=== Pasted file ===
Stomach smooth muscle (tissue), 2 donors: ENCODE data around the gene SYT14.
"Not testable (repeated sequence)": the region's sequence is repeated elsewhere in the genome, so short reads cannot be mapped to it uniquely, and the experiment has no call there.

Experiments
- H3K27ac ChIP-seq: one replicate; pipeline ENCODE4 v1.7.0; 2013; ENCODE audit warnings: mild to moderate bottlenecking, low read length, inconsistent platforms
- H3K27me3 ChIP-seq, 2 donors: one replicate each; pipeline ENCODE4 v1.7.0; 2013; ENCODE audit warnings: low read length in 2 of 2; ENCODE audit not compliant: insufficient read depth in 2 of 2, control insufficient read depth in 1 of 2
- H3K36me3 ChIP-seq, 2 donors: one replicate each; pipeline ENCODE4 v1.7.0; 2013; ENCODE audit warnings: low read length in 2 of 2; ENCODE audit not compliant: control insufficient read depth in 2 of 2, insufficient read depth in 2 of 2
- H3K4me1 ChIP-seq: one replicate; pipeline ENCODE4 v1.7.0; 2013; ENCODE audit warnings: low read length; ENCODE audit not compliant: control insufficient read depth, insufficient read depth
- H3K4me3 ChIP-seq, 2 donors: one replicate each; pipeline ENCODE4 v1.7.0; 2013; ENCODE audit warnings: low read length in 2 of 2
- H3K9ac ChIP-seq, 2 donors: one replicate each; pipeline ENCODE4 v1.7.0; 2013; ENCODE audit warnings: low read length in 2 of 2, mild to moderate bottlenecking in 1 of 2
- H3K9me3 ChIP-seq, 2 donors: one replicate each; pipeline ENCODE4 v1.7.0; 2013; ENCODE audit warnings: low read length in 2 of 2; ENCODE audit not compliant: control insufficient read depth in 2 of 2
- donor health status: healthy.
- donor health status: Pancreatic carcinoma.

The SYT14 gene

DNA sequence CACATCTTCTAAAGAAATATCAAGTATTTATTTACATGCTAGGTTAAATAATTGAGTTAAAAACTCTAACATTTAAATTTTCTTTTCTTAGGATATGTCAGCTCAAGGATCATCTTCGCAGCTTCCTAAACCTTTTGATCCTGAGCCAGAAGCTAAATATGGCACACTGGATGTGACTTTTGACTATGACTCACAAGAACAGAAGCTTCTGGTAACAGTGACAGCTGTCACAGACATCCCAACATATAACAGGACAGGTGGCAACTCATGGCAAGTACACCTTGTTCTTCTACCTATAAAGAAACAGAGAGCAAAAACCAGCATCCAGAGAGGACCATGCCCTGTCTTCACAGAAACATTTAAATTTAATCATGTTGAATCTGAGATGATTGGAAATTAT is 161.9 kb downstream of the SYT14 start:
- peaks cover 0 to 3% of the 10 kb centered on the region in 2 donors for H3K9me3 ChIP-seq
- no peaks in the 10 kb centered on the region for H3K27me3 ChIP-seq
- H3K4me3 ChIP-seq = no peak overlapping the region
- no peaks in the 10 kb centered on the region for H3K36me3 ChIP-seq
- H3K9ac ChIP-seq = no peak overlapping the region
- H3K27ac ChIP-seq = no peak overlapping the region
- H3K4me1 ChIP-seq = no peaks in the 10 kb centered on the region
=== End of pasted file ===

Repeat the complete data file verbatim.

Stomach smooth muscle (tissue), 2 donors: ENCODE data around the gene SYT14.
"Not testable (repeated sequence)": the region's sequence is repeated elsewhere in the genome, so short reads cannot be mapped to it uniquely, and the experiment has no call there.

Experiments
- H3K27ac ChIP-seq: one replicate; pipeline ENCODE4 v1.7.0; 2013; ENCODE audit warnings: mild to moderate bottlenecking, low read length, inconsistent platforms
- H3K27me3 ChIP-seq, 2 donors: one replicate each; pipeline ENCODE4 v1.7.0; 2013; ENCODE audit warnings: low read length in 2 of 2; ENCODE audit not compliant: insufficient read depth in 2 of 2, control insufficient read depth in 1 of 2
- H3K36me3 ChIP-seq, 2 donors: one replicate each; pipeline ENCODE4 v1.7.0; 2013; ENCODE audit warnings: low read length in 2 of 2; ENCODE audit not compliant: control insufficient read depth in 2 of 2, insufficient read depth in 2 of 2
- H3K4me1 ChIP-seq: one replicate; pipeline ENCODE4 v1.7.0; 2013; ENCODE audit warnings: low read length; ENCODE audit not compliant: control insufficient read depth, insufficient read depth
- H3K4me3 ChIP-seq, 2 donors: one replicate each; pipeline ENCODE4 v1.7.0; 2013; ENCODE audit warnings: low read length in 2 of 2
- H3K9ac ChIP-seq, 2 donors: one replicate each; pipeline ENCODE4 v1.7.0; 2013; ENCODE audit warnings: low read length in 2 of 2, mild to moderate bottlenecking in 1 of 2
- H3K9me3 ChIP-seq, 2 donors: one replicate each; pipeline ENCODE4 v1.7.0; 2013; ENCODE audit warnings: low read length in 2 of 2; ENCODE audit not compliant: control insufficient read depth in 2 of 2
- donor health status: healthy.
- donor health status: Pancreatic carcinoma.

The SYT14 gene

DNA sequence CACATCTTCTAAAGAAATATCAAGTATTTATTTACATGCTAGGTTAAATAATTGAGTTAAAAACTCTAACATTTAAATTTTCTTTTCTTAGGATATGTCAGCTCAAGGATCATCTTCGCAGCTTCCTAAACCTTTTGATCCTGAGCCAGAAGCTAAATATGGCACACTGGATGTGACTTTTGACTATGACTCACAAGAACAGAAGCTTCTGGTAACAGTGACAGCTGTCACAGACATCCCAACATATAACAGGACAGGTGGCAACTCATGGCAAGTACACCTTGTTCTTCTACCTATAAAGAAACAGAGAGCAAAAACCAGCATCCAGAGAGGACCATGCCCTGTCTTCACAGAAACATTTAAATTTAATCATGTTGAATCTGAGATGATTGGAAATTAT is 161.9 kb downstream of the SYT14 start:
- peaks cover 0 to 3% of the 10 kb centered on the region in 2 donors for H3K9me3 ChIP-seq
- no peaks in the 10 kb centered on the region for H3K27me3 ChIP-seq
- H3K4me3 ChIP-seq = no peak overlapping the region
- no peaks in the 10 kb centered on the region for H3K36me3 ChIP-seq
- H3K9ac ChIP-seq = no peak overlapping the region
- H3K27ac ChIP-seq = no peak overlapping the region
- H3K4me1 ChIP-seq = no peaks in the 10 kb centered on the region